I am not sure if you recall my first large scale frogging from several months ago, but I am absolutely delighted (and somewhat surprised at myself) to say it is finally done. Sewn. Blocked. The lot.
To recap, this dressing gown, from a Debbie Bliss book that I borrowed from the library, looked delicious and I was very excited when I cast on in her own thick soft cashmere and merino blend Aran weight yarn. I knew it would take a while to make and also thought a dressing gown on a pre-walking baby was likely to be impractical, so I bought enough yarn to make the 24 month old size.
Well, at least, I thought I did.
One weekend, as I approached the last two balls of my main colour, I reviewed the pattern and noticed there was an awful lot of knitting still to be done and, fearing the worst, frantically emailed the Loveknitting people about getting my hands on more yarn from the same dye lot. They has two balls in stock, but could only take dye lot orders over the phone and their phones wouldn’t open until Monday morning. Greenwich Mean Time.
Despite calling right on the dot, their stock had been depleted and there was one solitary ball left. I ordered it and optimistically knit on. But with still a good length of the second sleeve to go, I ran out of yarn and after totally frogging it, and leaving a slightly irritated comment on the corresponding pattern on Ravelry, the balls of Debbie Bliss sat neglected in a bag for several months until I could face this nemesis knit again.
Pattern: Dressing Gown
Source: Baby Knits Book by Debbie Bliss
Price: Free (I borrowed from the local library!) but you can buy the book for $45 AUD here.
Yarn: Debbie Bliss Cashmerino Aran in two shades of blue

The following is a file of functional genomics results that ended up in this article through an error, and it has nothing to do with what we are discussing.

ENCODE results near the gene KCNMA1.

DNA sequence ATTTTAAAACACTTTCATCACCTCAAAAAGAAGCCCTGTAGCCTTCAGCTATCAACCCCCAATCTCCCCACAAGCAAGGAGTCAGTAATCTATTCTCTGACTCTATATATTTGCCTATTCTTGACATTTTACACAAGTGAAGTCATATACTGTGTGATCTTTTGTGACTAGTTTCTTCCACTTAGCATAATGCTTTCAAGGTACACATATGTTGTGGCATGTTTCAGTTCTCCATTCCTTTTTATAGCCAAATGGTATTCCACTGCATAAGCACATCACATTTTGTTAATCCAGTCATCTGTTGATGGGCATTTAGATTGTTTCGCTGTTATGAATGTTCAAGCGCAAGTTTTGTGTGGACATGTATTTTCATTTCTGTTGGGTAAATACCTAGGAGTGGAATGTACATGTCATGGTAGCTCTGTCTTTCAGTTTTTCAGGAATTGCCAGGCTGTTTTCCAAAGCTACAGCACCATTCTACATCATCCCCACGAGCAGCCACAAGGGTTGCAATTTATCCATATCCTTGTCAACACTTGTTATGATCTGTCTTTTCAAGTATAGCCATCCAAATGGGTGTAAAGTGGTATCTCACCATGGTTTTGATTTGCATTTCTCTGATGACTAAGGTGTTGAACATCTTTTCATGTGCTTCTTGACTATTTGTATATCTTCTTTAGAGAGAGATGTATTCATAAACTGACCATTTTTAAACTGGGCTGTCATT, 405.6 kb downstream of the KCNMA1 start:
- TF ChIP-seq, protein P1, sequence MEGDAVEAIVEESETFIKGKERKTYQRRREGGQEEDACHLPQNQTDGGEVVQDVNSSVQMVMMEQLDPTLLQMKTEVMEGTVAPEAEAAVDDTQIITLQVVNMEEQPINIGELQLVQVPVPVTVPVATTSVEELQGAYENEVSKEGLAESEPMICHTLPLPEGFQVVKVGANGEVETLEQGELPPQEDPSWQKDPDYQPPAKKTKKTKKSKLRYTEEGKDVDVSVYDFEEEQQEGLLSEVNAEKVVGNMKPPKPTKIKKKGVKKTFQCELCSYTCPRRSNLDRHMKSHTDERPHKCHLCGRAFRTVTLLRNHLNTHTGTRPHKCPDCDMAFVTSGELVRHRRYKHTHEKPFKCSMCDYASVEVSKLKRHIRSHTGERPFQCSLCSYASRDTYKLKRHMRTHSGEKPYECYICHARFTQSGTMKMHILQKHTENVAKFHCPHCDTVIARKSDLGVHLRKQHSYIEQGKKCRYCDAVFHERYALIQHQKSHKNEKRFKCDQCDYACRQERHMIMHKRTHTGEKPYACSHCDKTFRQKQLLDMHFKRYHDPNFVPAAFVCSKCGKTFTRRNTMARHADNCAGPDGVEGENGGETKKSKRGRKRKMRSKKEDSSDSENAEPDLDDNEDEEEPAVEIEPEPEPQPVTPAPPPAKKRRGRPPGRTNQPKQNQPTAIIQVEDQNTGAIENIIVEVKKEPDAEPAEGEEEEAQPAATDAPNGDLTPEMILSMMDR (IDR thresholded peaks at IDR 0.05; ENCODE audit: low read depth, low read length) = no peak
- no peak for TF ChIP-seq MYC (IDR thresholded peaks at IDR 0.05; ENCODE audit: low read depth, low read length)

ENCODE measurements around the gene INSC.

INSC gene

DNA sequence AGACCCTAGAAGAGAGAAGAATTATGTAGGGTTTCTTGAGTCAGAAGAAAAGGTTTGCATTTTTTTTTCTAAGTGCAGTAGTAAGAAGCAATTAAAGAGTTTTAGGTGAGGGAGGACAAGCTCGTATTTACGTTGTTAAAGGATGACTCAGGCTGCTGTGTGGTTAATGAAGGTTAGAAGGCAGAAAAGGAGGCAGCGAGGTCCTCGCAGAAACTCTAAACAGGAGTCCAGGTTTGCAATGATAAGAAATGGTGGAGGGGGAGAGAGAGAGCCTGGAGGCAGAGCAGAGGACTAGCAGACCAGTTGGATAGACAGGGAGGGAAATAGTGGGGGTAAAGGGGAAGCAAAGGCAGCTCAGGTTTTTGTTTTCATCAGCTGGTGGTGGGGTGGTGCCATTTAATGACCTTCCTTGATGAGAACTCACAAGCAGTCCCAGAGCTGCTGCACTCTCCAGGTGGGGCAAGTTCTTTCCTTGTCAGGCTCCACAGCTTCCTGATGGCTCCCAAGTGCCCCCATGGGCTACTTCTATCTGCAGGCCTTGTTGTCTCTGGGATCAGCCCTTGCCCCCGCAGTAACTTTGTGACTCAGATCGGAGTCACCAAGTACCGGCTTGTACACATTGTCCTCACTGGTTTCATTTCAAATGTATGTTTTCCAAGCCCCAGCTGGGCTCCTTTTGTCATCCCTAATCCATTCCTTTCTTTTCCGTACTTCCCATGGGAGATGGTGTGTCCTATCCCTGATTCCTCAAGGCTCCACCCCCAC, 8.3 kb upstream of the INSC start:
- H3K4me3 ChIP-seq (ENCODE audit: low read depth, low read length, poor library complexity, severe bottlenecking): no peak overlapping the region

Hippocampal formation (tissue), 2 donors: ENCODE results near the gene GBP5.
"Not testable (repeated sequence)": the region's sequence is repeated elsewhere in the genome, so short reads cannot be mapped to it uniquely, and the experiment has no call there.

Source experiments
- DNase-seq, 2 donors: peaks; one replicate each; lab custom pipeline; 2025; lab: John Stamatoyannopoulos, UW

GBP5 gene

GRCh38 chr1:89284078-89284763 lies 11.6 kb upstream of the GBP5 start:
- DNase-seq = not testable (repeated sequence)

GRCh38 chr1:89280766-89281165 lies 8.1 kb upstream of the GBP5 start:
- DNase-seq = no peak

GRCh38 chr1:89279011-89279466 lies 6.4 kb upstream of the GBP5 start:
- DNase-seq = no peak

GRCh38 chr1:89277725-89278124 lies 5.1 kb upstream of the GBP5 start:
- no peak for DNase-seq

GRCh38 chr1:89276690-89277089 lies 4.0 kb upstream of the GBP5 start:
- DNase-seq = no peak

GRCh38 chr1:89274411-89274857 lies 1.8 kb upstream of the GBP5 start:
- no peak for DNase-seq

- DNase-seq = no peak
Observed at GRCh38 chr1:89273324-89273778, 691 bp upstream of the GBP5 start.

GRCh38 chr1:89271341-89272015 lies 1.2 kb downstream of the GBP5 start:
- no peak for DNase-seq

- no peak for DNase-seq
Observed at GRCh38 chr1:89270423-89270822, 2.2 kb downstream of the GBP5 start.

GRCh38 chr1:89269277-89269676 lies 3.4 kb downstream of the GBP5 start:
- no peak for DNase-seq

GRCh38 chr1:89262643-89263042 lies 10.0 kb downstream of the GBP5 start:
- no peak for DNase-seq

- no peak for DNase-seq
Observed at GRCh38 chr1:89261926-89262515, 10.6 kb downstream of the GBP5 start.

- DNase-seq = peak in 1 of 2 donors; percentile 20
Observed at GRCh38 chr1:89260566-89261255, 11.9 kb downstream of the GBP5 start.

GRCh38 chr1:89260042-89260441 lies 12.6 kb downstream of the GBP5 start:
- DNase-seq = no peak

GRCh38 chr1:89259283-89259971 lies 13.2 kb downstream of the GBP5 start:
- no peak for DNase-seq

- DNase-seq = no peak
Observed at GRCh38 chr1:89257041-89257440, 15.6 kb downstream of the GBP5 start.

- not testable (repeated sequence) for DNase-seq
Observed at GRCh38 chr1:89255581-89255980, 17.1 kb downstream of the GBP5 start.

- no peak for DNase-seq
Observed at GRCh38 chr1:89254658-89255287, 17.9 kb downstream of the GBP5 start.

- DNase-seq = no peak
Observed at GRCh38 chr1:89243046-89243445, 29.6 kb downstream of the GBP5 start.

Needle: 4mm and 5mm straight needles
I finally cast on again, in the 18 month old size, and despite my loathing of the awkwardly worded repeat instruction, and the need to ask for help from a fellow Raveler to understand the collar instruction (details on both issues here), I did quite enjoy the new-for-me technique of working a contrasting edging down the front. It gives the gown a extra toasty, cosy look, and makes me think of grandfathers pottering about in slippers by crackling fires. Which is really what dressing gowns are all about!
Once I’d knit all the parts, with a pleasing amount of yarn to spare, I got stuck into the seaming. Boy, was there was some seaming to be done! Again, the instructions were a little obscure. The pattern calls for the hems to be ‘turned up’ without any instructions to sew them, but they jutted out at an angle and to me this looked unfinished and strange, so I sewed the hems and cuffs into position.
So, while it is still a little on the big side for our not-quite walking 1 year old, the result is even more cuddly and cute than I had hoped.